Fraudsters Shift Focus from Finance to Gaming, Leisure

Fraudsters Shift Focus from Finance to Gaming, Leisure

Many might expect that fraudsters, hackers, and scammers would
primarily seek to target the financial sector to make off with large sums of
money at the expense of others. After all, an industry directly involved in
the transfers and storage of funds would appear to be the most obvious
place criminals could garner potential profits. While this belief has held true
historically – specifically with the rise of online banking and the subsequent
growth of cybercrime – it appears a changing of the tides has occurred
coinciding with the onset of the COVID-19 pandemic, one that has seen
fraudsters shifting their focus from the financial realm to branching out to
other lucrative industries, including entertainment and hospitality.
A new study by credit reporting company TransUnion has shown that
scammers are now targeting the gaming (i.e. video games) and travel
industries at unprecedented levels. In the second quarter of 2021 alone,
online fraud attempts have increased across the board by 16.5% globally as
compared with the same time frame in 2020 (with U.S-based incidents
rising 17.1%).3 While fraud affecting the financial services industry did rise
approximately 18.8% during this period, all told the largest increase
occurred in the two aforementioned industries. In Q2 of the 2021 fiscal
year, gaming fraud increased by a whopping 393.0%, with travel/leisure
fraud increasing by a 155.9%.1 Social media and retail were also popular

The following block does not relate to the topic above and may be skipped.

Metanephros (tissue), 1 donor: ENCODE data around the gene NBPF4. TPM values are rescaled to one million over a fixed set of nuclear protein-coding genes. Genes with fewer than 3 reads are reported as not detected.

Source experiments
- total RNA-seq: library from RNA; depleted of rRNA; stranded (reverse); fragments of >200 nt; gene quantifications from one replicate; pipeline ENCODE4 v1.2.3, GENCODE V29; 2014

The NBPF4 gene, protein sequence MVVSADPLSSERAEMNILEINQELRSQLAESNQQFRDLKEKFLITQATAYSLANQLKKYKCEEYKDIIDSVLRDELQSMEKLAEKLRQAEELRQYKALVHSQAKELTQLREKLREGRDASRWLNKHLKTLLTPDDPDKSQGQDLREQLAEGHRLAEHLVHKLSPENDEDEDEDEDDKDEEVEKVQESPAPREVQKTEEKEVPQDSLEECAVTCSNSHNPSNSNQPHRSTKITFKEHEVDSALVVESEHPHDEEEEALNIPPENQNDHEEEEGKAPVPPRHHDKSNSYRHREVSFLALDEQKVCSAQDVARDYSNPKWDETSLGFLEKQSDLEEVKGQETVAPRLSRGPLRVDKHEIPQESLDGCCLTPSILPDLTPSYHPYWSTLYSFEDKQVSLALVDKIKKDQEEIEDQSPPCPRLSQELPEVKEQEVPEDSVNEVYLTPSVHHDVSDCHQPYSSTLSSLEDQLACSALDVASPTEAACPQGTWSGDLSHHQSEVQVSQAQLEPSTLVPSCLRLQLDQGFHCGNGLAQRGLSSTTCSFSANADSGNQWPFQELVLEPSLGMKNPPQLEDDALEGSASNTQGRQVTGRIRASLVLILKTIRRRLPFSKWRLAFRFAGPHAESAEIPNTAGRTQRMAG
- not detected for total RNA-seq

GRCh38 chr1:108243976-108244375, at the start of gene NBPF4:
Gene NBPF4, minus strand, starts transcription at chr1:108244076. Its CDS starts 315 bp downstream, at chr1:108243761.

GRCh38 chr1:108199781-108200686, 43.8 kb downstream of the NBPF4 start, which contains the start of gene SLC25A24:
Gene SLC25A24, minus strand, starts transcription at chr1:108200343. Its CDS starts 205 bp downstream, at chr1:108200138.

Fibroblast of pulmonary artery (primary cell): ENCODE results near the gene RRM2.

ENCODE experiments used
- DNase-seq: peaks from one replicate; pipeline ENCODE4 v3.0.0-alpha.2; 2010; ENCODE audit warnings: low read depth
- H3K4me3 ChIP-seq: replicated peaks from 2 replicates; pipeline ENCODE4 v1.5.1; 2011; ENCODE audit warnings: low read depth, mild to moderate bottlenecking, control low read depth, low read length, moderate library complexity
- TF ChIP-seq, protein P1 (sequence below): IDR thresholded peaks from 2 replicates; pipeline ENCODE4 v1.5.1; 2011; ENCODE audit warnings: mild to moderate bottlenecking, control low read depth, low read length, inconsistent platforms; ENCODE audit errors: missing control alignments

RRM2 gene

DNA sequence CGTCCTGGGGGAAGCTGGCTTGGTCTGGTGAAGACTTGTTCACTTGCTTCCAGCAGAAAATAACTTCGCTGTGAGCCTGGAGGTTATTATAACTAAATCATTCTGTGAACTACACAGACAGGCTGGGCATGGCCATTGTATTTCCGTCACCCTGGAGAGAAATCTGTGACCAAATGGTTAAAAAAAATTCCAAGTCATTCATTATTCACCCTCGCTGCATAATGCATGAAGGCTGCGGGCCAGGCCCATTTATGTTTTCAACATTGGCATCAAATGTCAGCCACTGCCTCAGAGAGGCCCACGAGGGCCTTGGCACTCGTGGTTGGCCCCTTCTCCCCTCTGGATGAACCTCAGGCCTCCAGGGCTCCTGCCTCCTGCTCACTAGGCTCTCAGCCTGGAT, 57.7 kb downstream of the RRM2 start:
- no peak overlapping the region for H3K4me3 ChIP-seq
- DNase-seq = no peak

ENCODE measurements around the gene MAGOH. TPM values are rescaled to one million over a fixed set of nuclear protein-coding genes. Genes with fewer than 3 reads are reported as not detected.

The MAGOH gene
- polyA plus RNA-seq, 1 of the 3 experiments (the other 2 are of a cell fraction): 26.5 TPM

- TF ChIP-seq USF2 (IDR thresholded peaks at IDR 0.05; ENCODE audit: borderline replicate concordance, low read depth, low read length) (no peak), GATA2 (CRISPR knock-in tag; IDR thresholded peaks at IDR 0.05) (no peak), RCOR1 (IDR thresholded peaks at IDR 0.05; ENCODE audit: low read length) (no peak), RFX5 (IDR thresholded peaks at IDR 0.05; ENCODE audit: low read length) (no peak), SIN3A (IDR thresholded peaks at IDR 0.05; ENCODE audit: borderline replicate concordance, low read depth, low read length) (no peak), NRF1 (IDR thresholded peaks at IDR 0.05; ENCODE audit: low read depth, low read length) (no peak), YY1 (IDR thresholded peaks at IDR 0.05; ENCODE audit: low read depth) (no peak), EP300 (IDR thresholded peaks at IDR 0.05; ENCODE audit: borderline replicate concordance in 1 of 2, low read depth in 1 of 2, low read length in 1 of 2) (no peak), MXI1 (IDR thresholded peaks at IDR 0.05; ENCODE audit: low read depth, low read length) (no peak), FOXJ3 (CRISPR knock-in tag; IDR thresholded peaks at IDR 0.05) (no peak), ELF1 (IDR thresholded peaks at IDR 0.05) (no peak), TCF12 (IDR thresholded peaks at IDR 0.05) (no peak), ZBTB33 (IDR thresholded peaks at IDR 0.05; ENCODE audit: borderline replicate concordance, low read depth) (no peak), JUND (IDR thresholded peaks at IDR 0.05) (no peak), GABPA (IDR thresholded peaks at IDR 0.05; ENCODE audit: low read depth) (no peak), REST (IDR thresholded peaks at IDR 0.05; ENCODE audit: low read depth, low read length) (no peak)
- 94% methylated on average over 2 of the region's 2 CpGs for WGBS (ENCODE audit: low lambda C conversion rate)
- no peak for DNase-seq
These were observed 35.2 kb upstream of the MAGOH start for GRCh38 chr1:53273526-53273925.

targets of fraud ploys.
The figures backing the shift are striking, though not totally
unexpected to financial analysts and risk management firms. Shai Cohen,
senior vice president of Global Fraud Solutions at TransUnion. “It is quite
common for fraudsters to shift their focus every few months from one
industry to another,” says Cohen. “Fraudsters tend to seek out industries
that may be seeing an immense growth in transactions.”1 Due to the COVID
pandemic, scammers have already dipped their toes into other industries
that have been impacted, and have sought to capitalize on other avenues
such as the exploitation of unemployment benefits and the novel paycheck
protection program (PPP) enacted to provide relief to American citizens and
business owners who had difficulty keeping their heads above water during
mass lockdowns and a period of unprecedented job loss. TransUnion’s
report also found that one out of every three online consumers has been
targeted by online fraud related to Covid-19, with approximately 1/3 of
those targeted being successfully defrauded.2With more people staying at home, targeting gaming makes sense from a
scammer’s perspective. Young people have spent far more time indoors
under quarantine mandates, many playing video games to keep themselves
entertained. With the gaming market already booming, this sector evolved
into a prime target with now even more potential to be exploited. In what
used to be considered a hobby limited to only younger generations, gaming
has become mainstream with many adults. However, children remain the